Most cruisers stop in AS for the US post office, not the tourist stuff. Shipping parts in is best via free Flat Rate boxes but sometimes you must be persistent in acquiring your package. I said persistent, not aggressive. We had ordered some CHEAP prescription glasses from Zenni Optical (I can’t recommend them as they are CHEAP) and they came from Hong Kong. I received a tracking number from Hong Kong Post and it never transferred to a US tracking number so I didn’t have one to provide the Post Office. Finally after several attempts to locate the item one of the employees asked exactly what I was after and she looked more thoroughly through the boxes. Another employee had written my name wrong on the package when my name was correct on the shipping label but she did find it and we finally received it. To make your time there more efficient have the packages gathered at a friends and repacked to ship – USING THE FLAT RATE PRIORITY boxes that are free at any post office and have them shipped to AS before you cross to AS. Any package in Hawaii by Thursday will be in AS on Saturday. Saturday afternoon you can go to the door behind the Post Office and pick up the packages. Of course if you love lines you can wait till the week day and go to the front desk to ask for your packages there! 🙂
The local transportation is quite good and the vans / busses are each unique. Ask the driver if they are going by where you wish to stop and they will make sure you arrive there. Ask them too about returning or you may have a bit of a walk to catch the next bus as they will often go out of their way to drop you at the door.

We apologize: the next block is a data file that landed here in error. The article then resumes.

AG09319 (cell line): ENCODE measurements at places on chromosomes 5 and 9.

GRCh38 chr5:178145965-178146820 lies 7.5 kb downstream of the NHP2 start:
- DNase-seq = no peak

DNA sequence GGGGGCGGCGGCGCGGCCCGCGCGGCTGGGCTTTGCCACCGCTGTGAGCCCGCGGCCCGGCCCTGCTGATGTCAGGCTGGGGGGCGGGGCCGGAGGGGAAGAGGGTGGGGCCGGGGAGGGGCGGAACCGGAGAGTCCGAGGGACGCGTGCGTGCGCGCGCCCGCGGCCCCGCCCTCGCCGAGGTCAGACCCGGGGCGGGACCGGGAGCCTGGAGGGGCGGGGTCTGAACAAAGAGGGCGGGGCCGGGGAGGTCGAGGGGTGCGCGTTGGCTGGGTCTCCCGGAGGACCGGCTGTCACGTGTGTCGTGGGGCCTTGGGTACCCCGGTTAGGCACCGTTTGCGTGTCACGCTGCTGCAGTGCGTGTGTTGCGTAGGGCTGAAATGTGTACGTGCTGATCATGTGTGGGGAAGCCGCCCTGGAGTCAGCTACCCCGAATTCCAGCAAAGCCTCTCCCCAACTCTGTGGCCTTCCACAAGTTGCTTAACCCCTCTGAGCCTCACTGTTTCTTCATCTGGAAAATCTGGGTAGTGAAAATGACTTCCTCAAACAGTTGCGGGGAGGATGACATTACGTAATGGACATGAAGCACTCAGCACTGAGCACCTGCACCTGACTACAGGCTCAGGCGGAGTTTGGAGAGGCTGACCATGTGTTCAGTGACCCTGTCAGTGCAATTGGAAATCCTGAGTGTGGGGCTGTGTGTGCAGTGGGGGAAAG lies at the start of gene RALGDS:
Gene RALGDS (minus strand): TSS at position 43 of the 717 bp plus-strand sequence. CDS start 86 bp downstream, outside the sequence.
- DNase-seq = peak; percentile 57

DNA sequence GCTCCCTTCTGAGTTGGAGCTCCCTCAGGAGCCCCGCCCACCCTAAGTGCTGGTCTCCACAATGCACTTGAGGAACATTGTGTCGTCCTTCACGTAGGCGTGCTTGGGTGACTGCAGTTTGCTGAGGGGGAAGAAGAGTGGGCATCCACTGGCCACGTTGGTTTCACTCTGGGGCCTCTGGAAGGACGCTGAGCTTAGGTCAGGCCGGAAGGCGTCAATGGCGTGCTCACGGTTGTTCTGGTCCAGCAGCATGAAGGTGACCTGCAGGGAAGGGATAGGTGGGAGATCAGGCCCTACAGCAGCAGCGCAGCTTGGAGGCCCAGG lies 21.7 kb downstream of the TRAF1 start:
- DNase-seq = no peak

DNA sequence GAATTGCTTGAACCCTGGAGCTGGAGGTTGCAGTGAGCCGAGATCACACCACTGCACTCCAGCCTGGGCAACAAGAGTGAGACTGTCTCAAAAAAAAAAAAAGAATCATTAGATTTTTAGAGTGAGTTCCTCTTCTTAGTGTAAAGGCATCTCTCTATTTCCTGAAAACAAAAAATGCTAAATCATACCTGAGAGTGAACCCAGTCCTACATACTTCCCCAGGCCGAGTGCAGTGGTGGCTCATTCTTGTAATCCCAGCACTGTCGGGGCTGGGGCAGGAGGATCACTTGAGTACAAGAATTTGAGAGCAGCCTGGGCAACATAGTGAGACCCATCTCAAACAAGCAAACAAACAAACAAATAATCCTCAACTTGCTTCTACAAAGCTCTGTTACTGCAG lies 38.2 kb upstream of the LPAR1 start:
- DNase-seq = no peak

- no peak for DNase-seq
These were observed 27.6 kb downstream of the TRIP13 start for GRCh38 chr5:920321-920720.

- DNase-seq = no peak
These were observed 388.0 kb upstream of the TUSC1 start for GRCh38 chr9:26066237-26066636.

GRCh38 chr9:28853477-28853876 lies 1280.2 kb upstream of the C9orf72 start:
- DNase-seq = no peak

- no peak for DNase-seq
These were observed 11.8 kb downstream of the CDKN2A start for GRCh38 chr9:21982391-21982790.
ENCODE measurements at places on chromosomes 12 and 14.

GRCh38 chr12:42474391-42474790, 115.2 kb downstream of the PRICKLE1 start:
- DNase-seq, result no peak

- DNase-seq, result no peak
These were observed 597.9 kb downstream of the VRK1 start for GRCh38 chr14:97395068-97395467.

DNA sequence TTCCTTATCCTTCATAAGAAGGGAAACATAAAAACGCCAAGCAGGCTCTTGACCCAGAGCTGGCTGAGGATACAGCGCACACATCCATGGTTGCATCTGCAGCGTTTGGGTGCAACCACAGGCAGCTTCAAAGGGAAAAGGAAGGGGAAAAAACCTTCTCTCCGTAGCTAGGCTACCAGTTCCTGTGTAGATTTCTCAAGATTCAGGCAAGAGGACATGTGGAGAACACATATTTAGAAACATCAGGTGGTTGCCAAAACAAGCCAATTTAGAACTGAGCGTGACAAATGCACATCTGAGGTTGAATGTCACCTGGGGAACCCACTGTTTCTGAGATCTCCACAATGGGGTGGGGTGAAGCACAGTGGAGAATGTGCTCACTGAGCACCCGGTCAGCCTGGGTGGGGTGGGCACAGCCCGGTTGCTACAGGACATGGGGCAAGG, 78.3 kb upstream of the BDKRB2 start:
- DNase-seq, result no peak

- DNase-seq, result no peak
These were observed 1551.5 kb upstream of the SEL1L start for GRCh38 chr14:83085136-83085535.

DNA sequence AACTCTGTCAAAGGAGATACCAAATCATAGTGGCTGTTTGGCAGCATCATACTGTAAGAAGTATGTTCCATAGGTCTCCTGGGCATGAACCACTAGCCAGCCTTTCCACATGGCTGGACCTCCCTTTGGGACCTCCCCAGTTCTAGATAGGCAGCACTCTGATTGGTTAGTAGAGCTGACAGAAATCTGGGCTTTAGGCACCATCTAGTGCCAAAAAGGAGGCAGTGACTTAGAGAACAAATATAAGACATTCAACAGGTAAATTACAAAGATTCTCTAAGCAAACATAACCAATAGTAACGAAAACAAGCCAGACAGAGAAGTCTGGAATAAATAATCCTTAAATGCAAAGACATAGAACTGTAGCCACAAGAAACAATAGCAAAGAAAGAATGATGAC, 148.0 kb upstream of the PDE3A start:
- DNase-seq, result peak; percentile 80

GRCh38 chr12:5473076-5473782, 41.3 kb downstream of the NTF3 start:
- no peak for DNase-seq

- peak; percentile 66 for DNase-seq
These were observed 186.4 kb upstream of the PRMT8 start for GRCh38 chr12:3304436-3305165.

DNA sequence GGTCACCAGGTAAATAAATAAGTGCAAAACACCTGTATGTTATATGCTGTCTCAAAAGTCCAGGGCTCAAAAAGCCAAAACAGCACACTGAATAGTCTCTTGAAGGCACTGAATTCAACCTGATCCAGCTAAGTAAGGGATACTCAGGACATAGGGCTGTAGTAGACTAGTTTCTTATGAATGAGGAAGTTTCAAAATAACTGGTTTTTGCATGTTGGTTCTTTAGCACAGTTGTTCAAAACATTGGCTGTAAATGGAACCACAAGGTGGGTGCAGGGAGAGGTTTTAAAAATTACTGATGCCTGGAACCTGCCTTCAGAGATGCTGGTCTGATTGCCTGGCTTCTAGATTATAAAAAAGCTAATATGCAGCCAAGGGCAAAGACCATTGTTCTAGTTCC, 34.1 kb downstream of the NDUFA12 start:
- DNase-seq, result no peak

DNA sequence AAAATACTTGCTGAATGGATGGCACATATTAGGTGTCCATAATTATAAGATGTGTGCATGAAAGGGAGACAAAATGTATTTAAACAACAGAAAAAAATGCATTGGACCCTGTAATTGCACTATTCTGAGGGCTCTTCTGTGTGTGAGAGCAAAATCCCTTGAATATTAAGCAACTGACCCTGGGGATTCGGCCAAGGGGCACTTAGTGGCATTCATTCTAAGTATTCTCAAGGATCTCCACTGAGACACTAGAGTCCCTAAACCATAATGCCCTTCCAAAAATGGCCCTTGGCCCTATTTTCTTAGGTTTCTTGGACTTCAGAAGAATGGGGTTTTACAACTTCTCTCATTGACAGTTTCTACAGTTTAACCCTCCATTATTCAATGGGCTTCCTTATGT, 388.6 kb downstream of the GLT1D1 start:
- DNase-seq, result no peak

Cost-U-Less will provide you with return transportation if you spend $300 or more. You must check with the manager; Mr Benson, prior as that service is not always available and while W/ and Carolina received one ride on a Saturday they say the service is only Monday through Friday. It may be that they spent way more then the $300 minimum and it does make the trip easier and more fun with other cruisers. Of course when you combine a couple of cruisers who are preparing for the land of less, jt becomes quite easy to spend a LOT more then $300 and Cost U Less is much happier taking one trip. W/ and Carolina would take a bus to KS Mart (another good grocery), purchase what they wanted there, walk to Cost -U-Less and purchase the bulk of their supplies there and then get the gratus transportation back.